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After he has reportedly rejected a contract extension offer, the Minnesota Twins must pivot and trade Byron Buxton before the deadline.
The Minnesota Twins are a clear seller as next Friday’s MLB trade deadline gets closer, and moving Nelson Cruz was a start. Now, according to Ken Rosenthal and Dan Hayes of The Athletic, outfielder Byron Buxton has rejected a contract extension offer from them.
Buxton is currently on the IL with what was tabbed as a boxer’s fracture of his left hand. That is just the latest in a long list of injuries he’s had, as his number of stints on the IL is matched only by his potential when he is on the field.
But alas, Buxton has only played 27 games this season and he has played over 100 games in a normal full season just once since first being called up in June of 2015. Sunday’s game will be the Twins’ 100th of this season. Counting that game, which he’ll miss, since the start of the 2018 season Buxton has played in 37.4 percent of the team’s regular season games (181 of 484).
Rosenthal previously reported the Twins offered Buxton, who’s arbitration-eligible a final time this winter, a contract extension worth “in excess” of $70 million with escalators and incentives to further boost the value. No term was mentioned, but let’s assume four or five years. That puts it in the $14-18 million range per year, on the low end before incentives. Rosenthal added Buxton would “likely be dealt” if he rejected the proposal.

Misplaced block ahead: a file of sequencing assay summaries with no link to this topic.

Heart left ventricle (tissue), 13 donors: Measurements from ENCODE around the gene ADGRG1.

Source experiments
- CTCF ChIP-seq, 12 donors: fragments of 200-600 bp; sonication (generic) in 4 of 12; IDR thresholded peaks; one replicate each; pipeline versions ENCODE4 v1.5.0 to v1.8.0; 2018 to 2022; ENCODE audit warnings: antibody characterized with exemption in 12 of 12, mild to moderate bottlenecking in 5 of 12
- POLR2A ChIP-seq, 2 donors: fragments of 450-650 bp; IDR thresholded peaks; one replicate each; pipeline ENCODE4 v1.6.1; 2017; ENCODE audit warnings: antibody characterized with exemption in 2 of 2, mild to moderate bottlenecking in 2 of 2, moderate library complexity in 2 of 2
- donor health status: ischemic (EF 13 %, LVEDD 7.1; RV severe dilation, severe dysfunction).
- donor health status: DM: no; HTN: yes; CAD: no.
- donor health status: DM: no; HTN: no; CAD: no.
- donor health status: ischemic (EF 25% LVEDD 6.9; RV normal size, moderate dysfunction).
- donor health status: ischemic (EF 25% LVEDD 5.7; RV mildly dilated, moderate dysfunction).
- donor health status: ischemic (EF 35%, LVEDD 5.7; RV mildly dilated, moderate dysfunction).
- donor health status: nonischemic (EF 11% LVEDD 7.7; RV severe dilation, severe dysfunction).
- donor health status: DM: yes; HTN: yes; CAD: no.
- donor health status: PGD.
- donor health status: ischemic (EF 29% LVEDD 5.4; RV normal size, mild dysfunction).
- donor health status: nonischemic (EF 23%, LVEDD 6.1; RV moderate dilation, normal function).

The Twins now must try to trade Byron Buxton without bias
When he’s available, Buxton is clearly one of the best players on the field (14.7 career bWAR, 2.9 bWAR this year). But that’s the issue, from running into the center field wall when he refuses to give up on a fly ball to pulled muscles to fluky things like a boxer’s fracture in his hand–he’s never available for long. His next injury is always lurking around the corner, it’s just a matter of what it’ll be.
There’s a case for the Twins to pay Buxton “what he’s worth” over something like a five-year deal, and fans will surely lament the influence of perceived cheap ownership again if they don’t. But there’s an opportunity to sell his lingering star potential to a team in dire need of an outfielder at the deadline (Braves, Phillies, Yankees?), and that opportunity has to be fully pivoted to now.